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Church of the week

Coventry Cathedral, Coventry

Featured on 8th May 2020

Interior of Coventry Cathedral

Coventry Cathedral, Coventry

An icon of 20th century church architecture.

The original St Michael's Cathedral, built between the late 14th century and early 15th century now stands ruined. A casualty of war it was bombed almost to destruction during the massive attack on the city on the night of November 14th, 1940.

The only parts of this historic building to survive the bombing was the tower and the outer wall.  Once peace was restored, the cathedral was left in its ruinous state as a testament to the futility of war. 

The surviving spire of St Michael’s is 245 feet high. It is the tallest structure in the city and also the third-tallest cathedral spire in England, after Salisbury and Norwich.

A new modern cathedral was planned for the city. The vision of architect Basil Spence was to keep the ruins symbolically intact next to this new building. An icon of 20th-century church architecture, the new cathedral’s design caused much controversy, but on opening to the public it rapidly became popular and is now a widely recognized symbol of reconciliation.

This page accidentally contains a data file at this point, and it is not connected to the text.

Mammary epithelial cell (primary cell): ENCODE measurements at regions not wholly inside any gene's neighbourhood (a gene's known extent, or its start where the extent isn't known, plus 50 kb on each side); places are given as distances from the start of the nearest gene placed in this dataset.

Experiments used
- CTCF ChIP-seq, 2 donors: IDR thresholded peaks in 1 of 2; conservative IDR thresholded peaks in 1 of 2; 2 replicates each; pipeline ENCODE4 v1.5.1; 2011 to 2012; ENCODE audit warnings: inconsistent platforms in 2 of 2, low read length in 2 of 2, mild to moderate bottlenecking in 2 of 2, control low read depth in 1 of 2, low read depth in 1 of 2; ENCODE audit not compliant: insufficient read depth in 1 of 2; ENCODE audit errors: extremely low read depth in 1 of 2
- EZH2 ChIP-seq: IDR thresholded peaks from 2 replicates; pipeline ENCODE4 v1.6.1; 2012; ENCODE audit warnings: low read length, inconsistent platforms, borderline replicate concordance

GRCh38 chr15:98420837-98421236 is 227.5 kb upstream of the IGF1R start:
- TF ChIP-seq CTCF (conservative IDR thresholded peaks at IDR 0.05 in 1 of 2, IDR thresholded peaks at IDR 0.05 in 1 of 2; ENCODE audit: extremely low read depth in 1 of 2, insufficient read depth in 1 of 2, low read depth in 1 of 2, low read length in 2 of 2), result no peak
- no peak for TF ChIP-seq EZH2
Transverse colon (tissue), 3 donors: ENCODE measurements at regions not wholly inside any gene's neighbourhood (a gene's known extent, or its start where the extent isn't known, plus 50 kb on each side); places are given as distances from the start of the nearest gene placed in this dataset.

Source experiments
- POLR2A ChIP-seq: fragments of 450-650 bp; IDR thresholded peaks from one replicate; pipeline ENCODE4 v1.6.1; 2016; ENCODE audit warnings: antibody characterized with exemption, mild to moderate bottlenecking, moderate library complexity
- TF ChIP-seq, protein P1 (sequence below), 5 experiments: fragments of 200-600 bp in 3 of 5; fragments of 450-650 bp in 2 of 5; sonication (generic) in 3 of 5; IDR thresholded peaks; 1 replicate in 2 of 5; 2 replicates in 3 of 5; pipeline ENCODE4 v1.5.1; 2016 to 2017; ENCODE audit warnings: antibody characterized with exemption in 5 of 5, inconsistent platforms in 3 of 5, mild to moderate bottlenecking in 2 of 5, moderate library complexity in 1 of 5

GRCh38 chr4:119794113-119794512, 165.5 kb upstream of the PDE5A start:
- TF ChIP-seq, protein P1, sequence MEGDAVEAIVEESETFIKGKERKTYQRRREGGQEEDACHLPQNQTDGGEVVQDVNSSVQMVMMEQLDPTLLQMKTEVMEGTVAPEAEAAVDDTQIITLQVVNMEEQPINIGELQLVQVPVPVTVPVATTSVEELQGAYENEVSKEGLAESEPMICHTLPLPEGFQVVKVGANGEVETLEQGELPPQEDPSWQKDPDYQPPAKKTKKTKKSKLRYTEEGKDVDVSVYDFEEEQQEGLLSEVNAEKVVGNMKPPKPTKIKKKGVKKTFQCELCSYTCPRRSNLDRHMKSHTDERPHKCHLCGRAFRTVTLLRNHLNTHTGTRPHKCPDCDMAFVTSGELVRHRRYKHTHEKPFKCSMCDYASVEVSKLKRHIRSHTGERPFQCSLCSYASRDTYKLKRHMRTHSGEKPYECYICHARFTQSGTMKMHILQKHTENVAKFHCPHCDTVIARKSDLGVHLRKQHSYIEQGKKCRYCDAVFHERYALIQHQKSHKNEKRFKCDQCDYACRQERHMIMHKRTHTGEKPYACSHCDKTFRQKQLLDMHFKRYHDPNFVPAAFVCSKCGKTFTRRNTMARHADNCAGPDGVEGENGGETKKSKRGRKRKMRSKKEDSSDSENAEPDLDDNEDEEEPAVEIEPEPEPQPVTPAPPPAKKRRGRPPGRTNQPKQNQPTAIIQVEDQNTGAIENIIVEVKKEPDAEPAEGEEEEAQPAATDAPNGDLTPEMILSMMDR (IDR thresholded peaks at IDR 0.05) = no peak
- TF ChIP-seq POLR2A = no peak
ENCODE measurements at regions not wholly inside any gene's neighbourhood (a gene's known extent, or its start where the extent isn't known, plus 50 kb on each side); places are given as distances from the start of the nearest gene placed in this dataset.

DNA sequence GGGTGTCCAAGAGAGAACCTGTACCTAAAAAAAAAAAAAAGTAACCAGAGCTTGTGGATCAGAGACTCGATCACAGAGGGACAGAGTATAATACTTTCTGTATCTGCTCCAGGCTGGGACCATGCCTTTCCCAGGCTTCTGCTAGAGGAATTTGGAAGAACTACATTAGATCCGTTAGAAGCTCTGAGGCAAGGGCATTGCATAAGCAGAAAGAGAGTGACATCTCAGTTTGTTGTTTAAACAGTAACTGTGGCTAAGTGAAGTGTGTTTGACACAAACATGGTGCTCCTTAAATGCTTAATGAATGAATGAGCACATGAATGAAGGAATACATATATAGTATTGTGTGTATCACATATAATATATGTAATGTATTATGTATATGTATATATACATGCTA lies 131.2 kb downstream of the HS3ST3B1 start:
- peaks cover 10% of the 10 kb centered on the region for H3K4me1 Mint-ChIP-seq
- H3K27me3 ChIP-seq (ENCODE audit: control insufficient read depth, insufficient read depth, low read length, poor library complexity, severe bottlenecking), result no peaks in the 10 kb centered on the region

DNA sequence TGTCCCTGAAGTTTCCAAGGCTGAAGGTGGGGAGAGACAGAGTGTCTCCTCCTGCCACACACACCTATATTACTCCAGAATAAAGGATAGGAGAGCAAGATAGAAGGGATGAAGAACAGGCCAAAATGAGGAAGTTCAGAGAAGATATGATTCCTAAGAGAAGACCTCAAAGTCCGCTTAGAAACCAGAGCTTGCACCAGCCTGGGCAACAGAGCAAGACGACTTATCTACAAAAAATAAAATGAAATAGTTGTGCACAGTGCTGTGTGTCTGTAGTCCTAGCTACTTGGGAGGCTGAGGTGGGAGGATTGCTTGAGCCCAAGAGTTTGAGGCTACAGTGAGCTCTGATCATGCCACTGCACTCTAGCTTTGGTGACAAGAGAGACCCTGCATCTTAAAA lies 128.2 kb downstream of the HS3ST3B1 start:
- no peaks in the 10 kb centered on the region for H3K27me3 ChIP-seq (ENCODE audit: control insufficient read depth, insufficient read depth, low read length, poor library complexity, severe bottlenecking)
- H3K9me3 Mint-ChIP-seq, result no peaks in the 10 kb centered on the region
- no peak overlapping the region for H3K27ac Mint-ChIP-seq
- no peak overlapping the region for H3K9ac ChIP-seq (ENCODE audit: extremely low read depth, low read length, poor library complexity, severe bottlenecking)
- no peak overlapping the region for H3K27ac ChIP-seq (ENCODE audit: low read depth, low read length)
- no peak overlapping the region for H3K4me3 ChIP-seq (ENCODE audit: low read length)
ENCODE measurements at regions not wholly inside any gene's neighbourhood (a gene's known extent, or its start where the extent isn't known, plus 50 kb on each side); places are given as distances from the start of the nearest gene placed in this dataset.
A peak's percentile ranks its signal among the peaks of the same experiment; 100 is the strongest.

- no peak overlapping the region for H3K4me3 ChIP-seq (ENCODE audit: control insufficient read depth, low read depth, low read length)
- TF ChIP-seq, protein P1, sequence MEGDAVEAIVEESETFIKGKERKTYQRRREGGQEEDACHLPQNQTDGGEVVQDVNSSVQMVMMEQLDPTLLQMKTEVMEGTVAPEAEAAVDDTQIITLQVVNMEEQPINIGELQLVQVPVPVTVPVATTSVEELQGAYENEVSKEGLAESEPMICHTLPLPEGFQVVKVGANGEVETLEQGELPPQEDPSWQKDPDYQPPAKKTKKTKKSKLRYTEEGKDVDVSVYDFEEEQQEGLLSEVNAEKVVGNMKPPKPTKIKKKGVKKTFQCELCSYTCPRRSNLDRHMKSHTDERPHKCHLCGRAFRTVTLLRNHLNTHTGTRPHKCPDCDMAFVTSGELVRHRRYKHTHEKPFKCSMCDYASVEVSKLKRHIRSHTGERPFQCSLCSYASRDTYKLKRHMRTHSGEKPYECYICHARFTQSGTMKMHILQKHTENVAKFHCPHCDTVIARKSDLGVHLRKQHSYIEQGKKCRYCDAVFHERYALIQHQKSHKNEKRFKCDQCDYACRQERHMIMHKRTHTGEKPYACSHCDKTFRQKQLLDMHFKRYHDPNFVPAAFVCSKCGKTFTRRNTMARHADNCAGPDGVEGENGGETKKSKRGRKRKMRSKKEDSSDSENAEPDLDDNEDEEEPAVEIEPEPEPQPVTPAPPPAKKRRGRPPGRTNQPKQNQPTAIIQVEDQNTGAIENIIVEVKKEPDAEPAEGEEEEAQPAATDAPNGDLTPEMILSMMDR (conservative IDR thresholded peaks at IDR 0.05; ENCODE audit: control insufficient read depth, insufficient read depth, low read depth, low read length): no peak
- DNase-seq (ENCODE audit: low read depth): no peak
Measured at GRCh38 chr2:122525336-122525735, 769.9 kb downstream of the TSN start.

Within the cathedral is the giant tapestry of Christ and the multicoloured, abstract design of the Baptistry window that floods the interior with colour. But, probably the most impressive feature is the entrance through the Screen of Saints and Angels. As Basil Spence looked out from the bombed ruins of the cathedral, he saw the shape for the new church through a screen of saints.  This transparent wall would link old and new, each to be visible from within the other.

St Michael’s is actually the second of Coventry's cathedrals to be destroyed. A short distance away lie the excavated ruins of St Mary’s Priory, the only English cathedral destroyed during the Reformation.


Main Photo: D Iliff (CC-BY-SA2.0)

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Priory Street



West Midlands

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